Author: Rachel Kidd
Joy is peace dancing. Chaos is peace undefined.
Baptist minister and prophetic evangelist Frederick Brotherton Meyer is best known for his part in the revival. Fittingly, his words on peace describe not a still peace, but rather one that moves, a living, active sort of peace.
Revival happens when God’s presence brings hope and new life to His people, a renewal of faith, energy, and worship. Revivals tend to be on a large scale, inciting broad social change and inspiring zealous action.
In short, revivals are not typically associated with peace. Many would describe revivals as chaotic, even sometimes energetic, and impassioned. Yet, they are also places of profound joy and peace, springing with God’s presence.
I understand Myer’s description of peace as a spectrum, where joy becomes abounding peace personified and defined by the act of dancing. On the other hand, peace can also be utter chaos in its undefined and unregulated state.
Without a clear definition and boundaries, peace can easily descend into chaos. God has the unique power to create, define, and transcend peace. Without the scripture, peace lacks the anchor it needs to exist. God and His word are the grounding force that defines peace, breathing it into our lives.
You turned my wailing into dancing, you removed my sackcloth and clothed me with joy. –Psalm 30:11
Here in Psalms, God is described as a giver of joy, the source of a joy so profound, it overwhelms deep sadness and grief. A sackcloth was a piece of clothing made from rough, unfinished fabric worn by the Israelites in times of mourning.1
By replacing the fabric associated with grief and death with fibers made from pure joy, we see God working to define peace as joy. This joy is manifested through dance, transforming into praise from tears.
There is a time for everything, and a season for every activity under the heavens: a time to be born and a time to die, a time to plant and a time to uproot, a time to kill and a time to heal, a time to tear down and a time to build, a time to weep and a time to laugh, a time to mourn and a time to dance. –Ecclesiastes 3:1-:4
A scriptural support for the idea that peace exists on a continuum, this verse describes seasons of life. There is a time for everything, like the seasons change from summer to fall, from winter to spring, so we have times of sadness and times of joy.
May the God of hope fill you with all joy and peace in believing, so that by the power of the Holy Spirit you may abound in hope. –Romans 15:13
Romans encourages us with the hope of believing, praying joy and peace over those who believe in Christ and are filled with the Holy Spirit. It’s a beautiful reminder of the power of faith and the peace that follows.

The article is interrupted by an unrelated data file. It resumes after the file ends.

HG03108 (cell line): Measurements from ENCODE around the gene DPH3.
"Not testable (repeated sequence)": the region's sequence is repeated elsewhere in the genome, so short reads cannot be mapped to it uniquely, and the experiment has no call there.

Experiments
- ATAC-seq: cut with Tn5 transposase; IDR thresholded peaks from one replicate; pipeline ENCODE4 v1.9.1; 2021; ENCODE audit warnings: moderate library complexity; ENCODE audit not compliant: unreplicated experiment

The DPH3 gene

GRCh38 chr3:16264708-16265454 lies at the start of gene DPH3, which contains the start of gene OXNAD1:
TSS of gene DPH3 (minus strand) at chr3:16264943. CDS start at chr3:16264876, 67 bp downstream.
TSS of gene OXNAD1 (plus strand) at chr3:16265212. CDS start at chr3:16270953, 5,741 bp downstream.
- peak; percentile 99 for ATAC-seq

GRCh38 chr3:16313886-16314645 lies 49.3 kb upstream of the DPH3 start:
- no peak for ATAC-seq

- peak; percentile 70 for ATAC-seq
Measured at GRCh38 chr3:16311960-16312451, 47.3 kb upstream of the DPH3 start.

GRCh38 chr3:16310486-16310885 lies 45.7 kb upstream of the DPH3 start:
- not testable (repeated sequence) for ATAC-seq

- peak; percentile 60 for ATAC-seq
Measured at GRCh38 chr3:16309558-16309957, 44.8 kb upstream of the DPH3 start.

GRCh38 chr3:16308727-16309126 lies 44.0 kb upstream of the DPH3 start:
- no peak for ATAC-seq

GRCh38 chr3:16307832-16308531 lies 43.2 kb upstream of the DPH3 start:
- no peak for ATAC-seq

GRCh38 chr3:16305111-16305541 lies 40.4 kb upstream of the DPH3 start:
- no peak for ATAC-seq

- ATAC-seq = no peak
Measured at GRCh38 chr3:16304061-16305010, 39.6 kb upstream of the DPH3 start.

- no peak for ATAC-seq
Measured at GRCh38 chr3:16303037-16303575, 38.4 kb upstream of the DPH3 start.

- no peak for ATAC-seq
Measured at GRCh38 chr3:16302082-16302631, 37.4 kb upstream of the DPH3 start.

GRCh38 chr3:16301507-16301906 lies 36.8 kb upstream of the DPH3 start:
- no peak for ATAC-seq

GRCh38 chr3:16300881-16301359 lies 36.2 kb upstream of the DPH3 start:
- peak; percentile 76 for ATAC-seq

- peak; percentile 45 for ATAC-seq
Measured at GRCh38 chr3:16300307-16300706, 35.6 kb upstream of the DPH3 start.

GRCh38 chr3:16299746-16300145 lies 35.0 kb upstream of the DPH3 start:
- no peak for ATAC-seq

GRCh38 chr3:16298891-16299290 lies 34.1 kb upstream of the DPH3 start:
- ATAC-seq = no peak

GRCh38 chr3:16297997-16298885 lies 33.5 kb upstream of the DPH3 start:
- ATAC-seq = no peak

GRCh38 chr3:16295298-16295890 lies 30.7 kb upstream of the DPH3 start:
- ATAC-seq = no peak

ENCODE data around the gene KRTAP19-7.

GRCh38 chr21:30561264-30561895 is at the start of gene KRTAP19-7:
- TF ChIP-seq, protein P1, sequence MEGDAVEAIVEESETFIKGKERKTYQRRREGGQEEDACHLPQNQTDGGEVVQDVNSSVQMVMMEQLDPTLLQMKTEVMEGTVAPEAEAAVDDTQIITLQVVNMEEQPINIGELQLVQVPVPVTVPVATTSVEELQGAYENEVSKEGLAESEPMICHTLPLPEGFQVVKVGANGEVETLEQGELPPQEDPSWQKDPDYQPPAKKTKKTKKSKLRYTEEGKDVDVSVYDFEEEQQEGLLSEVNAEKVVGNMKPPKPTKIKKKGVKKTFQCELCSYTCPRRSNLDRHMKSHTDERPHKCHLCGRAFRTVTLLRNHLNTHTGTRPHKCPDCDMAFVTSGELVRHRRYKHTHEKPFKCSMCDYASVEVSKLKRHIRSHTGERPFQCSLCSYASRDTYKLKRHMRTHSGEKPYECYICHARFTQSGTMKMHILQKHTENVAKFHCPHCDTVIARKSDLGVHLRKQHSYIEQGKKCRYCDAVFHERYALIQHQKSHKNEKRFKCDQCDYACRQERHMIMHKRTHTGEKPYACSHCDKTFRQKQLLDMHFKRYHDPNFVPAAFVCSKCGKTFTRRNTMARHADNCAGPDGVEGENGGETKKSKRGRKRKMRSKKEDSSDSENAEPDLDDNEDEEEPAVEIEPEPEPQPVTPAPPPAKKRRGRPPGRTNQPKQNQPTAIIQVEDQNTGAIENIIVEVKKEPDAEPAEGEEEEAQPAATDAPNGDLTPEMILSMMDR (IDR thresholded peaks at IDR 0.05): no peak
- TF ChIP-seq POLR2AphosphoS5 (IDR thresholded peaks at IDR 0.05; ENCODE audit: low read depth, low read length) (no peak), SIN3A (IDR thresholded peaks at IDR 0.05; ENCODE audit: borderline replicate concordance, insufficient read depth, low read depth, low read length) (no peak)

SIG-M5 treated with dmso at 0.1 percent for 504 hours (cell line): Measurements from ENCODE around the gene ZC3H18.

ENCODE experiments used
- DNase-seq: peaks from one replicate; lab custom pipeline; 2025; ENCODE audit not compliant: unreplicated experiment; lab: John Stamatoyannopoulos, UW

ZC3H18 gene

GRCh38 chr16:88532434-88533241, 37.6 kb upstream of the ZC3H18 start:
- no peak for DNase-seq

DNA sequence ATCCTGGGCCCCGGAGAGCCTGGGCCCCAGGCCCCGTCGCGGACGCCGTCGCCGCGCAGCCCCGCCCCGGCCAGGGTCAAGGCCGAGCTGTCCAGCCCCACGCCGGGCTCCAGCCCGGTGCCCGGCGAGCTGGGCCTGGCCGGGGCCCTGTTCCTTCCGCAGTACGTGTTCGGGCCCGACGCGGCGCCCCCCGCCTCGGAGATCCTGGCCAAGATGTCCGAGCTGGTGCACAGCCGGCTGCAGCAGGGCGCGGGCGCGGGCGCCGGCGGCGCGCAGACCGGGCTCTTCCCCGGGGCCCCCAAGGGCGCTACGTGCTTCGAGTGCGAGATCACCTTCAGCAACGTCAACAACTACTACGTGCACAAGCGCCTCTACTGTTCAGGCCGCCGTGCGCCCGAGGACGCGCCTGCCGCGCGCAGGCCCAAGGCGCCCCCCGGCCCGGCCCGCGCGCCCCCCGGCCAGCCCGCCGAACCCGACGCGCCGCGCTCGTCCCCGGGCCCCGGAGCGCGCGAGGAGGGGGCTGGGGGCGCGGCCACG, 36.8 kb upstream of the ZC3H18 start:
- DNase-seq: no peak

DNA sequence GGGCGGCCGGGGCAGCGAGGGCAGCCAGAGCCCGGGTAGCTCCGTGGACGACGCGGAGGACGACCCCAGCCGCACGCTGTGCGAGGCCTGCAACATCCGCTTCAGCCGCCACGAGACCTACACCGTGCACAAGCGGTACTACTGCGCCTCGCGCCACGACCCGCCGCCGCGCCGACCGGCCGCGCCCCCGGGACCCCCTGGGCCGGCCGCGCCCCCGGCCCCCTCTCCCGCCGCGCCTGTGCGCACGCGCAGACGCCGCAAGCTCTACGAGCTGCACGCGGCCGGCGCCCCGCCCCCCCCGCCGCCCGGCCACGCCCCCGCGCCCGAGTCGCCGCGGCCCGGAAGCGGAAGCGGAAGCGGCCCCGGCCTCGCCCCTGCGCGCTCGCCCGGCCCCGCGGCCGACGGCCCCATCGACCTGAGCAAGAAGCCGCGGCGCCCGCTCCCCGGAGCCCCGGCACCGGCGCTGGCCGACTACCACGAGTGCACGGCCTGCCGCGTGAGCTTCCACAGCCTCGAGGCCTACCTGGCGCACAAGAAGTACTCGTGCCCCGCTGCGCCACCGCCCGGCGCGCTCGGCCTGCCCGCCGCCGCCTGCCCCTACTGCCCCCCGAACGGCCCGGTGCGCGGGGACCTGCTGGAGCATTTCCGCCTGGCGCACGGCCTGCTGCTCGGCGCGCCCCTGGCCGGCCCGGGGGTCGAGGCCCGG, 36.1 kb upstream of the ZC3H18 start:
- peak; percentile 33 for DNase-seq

For you shall go out in joy and be led forth in peace; the mountains and the hills before you shall break forth into singing, and all the trees of the field shall clap their hands. –Isaiah 55:12
A prophecy of peace, this verse proclaims joy in the name of the Lord that is expressed through singing and clapping.
Peace I leave with you; my peace I give to you. Not as the world gives do I give to you. Let not your hearts be troubled, neither let them be afraid.
Jesus reminds us that He leaves us in peace, that He is the source of peace. He calls us to live not in fear and worry, but in peace that is not of this world.
The concept of the peace framework helps us break down what it means to curate a peaceful life and truly understand the steps needed to take towards peace. There are three sides to the peace framework triangle; place, provision, and physical health.
Each month in this series, we will dive deeper into each piece of the framework and get a better understanding of how we can apply these concepts as we create a peaceful life.
Much like Maslow’s Hierarchy of Needs, the Peace Framework provides a structure that helps us understand the components of a broader concept. It breaks down something that can be difficult to grasp into pieces that are much easier to understand.
- Your environment, whether physical, mental, or social.
- Your place can impact your peace for the positive or negative.
- Your belongings and monetary provisions that sustain you.
- Whether you have enough or not enough, the worry of providing for yourself and your family impacts your peace.
- Physical Health
- Your well-being, safety, and mental stability.
- In times of sickness, whether physical or mental, people often experience a lack of peace.
Each piece of the peace framework is applicable to everyone, regardless of where you live or your socioeconomic status. Helpful frameworks are broadly applicable and are easily adaptable to nearly anyone’s experience.
This series will delve deeper into each aspect of the peace framework and how we can apply the concepts to our lives, along with biblical knowledge, for a more peaceful and joy-filled life.